Carved wooden signs fixed to the trunks of larch and pine: Diff breaker, Frontera Avenue. The names of some of the obstacles at Scotland’s only official Land Rover Experience center are ominous, or at least the hinted-at origins of the labels seem to be.
Bonnie Prince Charlie camped his army here twice, Malcolm Canmore hid his with branches from nearby Birnam wood en route to vanquishing Macbeth, but I don’t see a plaque for either of them. Today, at the Land Rover Mud and Rucks weekend, we’re interested in an entirely different kind of heritage.
“Frontera Avenue? I’m not sure I can tell you the story behind that,” an instructor laughs, a twinkle in his eye. “One of the other guys might tell you about a Vauxhall that ended up on its roof, though.
Irrespective of whether a poorly-regarded 90s SUV truly met its end here, the idea that one might have come a cropper on the boulder and gnarled tree root-lined stretch of Perthshire hillside is entirely believable. Situated at the gateway to the Highlands, on the 280-acre Dunkeld House Estate, the trails are about as rugged as they come. Sharp inclines, water obstacles and tennis court-size sections of boulders as big as footballs lie in wait for drivers looking to test their mettle. Thankfully I’m here with the experts.
Learning what the Land Rover Defender is capable of
Cameron Allan, Jamie Frame and Keith Sutherland are the instructors tasked with showing me the capabilities of the Land Rover Defender 90, 130 and 110 respectively, their knowledge of the cars second only to their grasp of the muddy stretch of hillside itself.
I’ve done a bit of offroading before, in the Lake District and in a series of former quarries in South Wales, but never in such a stunning surround. And never in such luxury, either. As utilitarian as the Land Rover Defender was during the 67-year continuous run of production that ended in 2016, the new model, launched in 2020, is a more upmarket proposition entirely.
Starting at £58,635 and rising comfortably north of the six figure mark, there’s an understanding that buyers parting with that kind of cash expect a certain level of refinement. And even if they don’t plan to drive it anywhere more exotic than the school run, those buyers expect a certain level of capability too - otherwise, why buy a Land Rover over the many, many other luxury brands pitching their products in that price bracket?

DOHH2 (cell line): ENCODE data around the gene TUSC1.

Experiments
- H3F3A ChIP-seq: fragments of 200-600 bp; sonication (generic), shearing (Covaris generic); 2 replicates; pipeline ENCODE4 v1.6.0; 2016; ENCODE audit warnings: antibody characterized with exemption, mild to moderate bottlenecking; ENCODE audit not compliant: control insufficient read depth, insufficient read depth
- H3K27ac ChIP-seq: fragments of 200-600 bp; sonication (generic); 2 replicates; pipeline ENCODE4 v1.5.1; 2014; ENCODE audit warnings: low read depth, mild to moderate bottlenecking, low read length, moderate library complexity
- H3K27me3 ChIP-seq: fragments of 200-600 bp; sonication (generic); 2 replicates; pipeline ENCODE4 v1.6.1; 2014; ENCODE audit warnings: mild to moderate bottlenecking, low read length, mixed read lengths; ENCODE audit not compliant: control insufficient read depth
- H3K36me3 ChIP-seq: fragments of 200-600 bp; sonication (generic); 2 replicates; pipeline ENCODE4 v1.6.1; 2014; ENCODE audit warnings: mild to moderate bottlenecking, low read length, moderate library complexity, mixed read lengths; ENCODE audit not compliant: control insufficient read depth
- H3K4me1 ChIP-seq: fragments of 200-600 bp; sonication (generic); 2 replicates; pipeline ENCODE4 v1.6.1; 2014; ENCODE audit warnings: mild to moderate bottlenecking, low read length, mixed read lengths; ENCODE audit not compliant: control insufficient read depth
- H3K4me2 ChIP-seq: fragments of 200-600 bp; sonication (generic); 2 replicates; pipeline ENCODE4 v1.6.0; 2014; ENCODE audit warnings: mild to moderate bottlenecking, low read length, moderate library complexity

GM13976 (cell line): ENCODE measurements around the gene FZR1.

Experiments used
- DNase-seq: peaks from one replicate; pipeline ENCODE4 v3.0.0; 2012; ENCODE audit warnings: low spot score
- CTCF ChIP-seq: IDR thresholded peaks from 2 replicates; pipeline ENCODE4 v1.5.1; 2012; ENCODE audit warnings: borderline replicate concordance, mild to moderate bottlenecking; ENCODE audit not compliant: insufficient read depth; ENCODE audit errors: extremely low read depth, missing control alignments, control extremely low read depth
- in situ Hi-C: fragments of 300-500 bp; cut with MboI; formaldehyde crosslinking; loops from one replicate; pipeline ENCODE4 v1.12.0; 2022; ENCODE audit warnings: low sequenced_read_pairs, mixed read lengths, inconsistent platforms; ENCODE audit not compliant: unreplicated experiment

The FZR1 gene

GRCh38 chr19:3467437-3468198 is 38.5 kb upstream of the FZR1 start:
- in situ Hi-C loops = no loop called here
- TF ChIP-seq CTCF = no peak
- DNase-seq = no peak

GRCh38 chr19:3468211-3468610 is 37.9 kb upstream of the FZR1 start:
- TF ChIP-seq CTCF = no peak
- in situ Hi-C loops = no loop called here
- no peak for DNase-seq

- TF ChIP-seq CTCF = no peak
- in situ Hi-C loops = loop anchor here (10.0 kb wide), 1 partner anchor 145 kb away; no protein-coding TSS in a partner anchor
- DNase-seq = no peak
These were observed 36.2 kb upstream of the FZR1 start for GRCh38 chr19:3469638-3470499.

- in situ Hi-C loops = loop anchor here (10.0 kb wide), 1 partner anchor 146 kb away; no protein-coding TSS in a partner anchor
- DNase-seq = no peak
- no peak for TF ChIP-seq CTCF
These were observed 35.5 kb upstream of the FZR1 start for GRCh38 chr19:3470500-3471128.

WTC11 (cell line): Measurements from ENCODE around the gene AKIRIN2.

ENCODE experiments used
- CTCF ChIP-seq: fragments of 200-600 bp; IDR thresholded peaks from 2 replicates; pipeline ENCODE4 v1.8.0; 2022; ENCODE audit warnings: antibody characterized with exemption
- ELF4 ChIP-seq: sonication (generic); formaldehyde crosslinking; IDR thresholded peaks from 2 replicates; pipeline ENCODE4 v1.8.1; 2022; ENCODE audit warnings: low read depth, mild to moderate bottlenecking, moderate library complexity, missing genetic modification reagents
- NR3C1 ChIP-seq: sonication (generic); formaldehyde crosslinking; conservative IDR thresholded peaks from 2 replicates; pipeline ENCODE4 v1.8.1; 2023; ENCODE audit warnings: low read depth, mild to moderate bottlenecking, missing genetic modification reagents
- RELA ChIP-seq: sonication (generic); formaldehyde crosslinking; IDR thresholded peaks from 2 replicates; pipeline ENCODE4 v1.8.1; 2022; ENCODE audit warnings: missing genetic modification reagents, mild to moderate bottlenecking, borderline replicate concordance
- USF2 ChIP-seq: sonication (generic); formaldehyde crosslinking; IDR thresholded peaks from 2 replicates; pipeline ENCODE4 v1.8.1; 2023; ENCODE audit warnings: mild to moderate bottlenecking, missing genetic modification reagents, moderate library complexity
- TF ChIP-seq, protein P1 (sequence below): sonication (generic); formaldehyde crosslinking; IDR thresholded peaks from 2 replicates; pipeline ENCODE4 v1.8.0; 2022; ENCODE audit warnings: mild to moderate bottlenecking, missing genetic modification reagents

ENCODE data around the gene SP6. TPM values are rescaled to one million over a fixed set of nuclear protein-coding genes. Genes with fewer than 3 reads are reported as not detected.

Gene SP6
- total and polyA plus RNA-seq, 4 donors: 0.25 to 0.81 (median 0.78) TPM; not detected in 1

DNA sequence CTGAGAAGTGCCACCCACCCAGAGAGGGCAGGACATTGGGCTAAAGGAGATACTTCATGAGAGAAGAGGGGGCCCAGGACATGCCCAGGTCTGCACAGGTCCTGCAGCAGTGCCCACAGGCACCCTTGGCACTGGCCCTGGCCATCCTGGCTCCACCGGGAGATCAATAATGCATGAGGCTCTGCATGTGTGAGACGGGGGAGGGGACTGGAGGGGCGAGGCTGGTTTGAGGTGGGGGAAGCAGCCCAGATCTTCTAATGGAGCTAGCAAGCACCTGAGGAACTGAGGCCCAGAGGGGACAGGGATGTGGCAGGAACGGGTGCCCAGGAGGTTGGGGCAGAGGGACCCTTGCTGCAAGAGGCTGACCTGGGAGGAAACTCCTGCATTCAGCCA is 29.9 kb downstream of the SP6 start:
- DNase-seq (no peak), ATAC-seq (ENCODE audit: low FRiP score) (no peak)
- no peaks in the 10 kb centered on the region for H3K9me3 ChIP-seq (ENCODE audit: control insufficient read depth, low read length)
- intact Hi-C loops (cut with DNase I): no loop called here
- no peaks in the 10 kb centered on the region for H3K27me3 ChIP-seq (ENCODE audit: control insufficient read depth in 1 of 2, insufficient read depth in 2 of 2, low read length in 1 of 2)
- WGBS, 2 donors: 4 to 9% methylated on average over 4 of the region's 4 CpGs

That’s where the Land Rover Experience team come in.
“If you buy a new or approved used Land Rover you get a half-day voucher from them to come along and experience the vehicle off-road,” Cameron tells me.
“People come along, they use our vehicles and we show them what the vehicle can do so, hopefully, they get the best out of it.”
There are nine Land Rover experience centers across the UK and Dunkeld is the only one north of the border. Blasting around their network of tracks with the reassuring company of a fully-qualified instructor - and in someone else’s car - is definitely something to be recommended. While it’s undoubtedly a blast, a great loyalty perk for Land Rover customers, there are real practical benefits as well.
“There’s a lot of functions in these and, with the best will in the world, the salesperson isn’t going to be able to go through all of it when he’s handing the keys over to you,” adds Cameron.
“We’re here to show them how to do it and how they can use these functions on the road in adverse weather as much as off road.”
Functions like the terrain response system. Accessed via the touch-screen interface it allows drivers to adjust the car settings for the terrain ahead, tailoring throttle response, traction control, gearbox, hill descent and differential settings according to your selection. With five options - sand, rock crawl, grass-gravel-snow, mud ruts and general, the purpose of each setting is obvious once you know how to use them - but how many owners are confident enough to select them off their own bat? I’d guess about as many as actually use the paddles on their DSG gearboxes rather than keep their cars in auto.